Baltimore Riots

A largely peaceful protest over the death of Freddie Gray, a 25-year-old black man who suffered a spinal cord injury in police custody, gave way to scattered scenes of chaos here on Saturday night, as demonstrators smashed a downtown storefront window, threw rocks and bottles and damaged police cruisers, while officers in riot gear broke up skirmishes and made 12 arrests near Camden Yards. (Continue reading from The New York Times)

Me Too Movement

The ‘me too.’ movement was founded in 2006 to help survivors of sexual violence, particularly Black women and girls, and other young women of color from low wealth communities, find pathways to healing. Our vision from the beginning was to address both the dearth in resources for survivors of sexual violence and to build a community of advocates, driven by survivors, who will be at the forefront of creating solutions to interrupt sexual violence in their communities. (Continue reading from The Me Too Movement)

2010 Earthquake in Haiti

2010 Haiti earthquake, large-scale earthquake that occurred January 12, 2010, on the West Indian island of Hispaniola, comprising the countries of Haiti and the Dominican Republic. Most severely affected was Haiti, occupying the western third of the island. An exact death toll proved elusive in the ensuing chaos. The Haitian government’s official count was more than 300,000, but other estimates were considerably smaller. Hundreds of thousands of survivors were displaced. (Continue reading from Encyclopaedia Britannica)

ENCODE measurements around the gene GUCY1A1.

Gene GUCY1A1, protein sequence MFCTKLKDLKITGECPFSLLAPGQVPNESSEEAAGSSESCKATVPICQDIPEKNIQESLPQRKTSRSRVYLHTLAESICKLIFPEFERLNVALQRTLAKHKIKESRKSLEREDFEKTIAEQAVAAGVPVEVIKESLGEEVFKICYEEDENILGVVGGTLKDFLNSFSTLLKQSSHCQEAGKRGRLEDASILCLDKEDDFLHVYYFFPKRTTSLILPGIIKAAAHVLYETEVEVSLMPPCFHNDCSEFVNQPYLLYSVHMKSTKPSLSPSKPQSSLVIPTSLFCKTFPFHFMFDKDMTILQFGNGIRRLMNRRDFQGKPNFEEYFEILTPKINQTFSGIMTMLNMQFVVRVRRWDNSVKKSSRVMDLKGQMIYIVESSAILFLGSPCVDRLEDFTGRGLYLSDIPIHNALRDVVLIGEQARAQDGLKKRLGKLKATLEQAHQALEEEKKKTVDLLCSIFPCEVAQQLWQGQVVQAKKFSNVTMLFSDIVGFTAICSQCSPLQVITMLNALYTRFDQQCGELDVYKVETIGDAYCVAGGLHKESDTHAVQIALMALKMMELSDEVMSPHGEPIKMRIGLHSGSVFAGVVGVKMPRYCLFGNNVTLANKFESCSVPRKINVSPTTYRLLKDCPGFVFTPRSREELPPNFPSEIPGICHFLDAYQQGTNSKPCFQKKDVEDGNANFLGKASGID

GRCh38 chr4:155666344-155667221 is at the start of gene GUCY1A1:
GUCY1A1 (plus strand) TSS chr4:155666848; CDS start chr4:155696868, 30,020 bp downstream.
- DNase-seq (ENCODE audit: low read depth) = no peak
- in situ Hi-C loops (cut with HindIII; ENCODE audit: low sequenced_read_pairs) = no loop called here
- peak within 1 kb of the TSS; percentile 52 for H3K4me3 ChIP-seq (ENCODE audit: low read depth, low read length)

Deflategate

Deflategate refers to the scandal that ensued after the Colts accused the Patriots of deflating their footballs to give quarterback Tom Brady an unfair edge — an accusation that the N.F.L. and its commissioner, Roger Goodell, ultimately determined was probably true. (Continue reading from The New York Times)

Edward Snowden

In 2013, Edward Snowden was an IT systems expert working under contract for the National Security Agency when he traveled to Hong Kong to provide three journalists with thousands of top-secret documents about U.S. intelligence agencies' surveillance of American citizens.

To Snowden, the classified information he shared with the journalists exposed privacy abuses by government intelligence agencies. He saw himself as a whistleblower. But the U.S. government considered him a traitor in violation of the Espionage Act. (Continue reading from NPR)

Flint, Michigan Water Crisis

On April 25, 2014, officials looking to save money switched Flint, Michigan’s drinking water supply from the Detroit city system to the Flint River. This new water was highly corrosive. Because city and state officials broke federal law by failing to treat the water properly, lead leached out from aging pipes into thousands of homes.

Soon after the switch, Flint residents complained about dark-colored, foul-tasting, smelly water as well as skin rashes and hair loss. Independent tests found that a significant proportion of samples had lead levels well above the “action level” for lead set by the U.S. Environmental Protection Agency. In fact, some samples showed lead levels more than 100 times the action level. Some 9,000 children, who are particularly sensitive to lead and its effects, were exposed to contaminated water. (Continue reading from The Natural Resources and Defense Council)

Library Research Resources

Interested in seeing what else happened in this decade? Use our resources to find out more!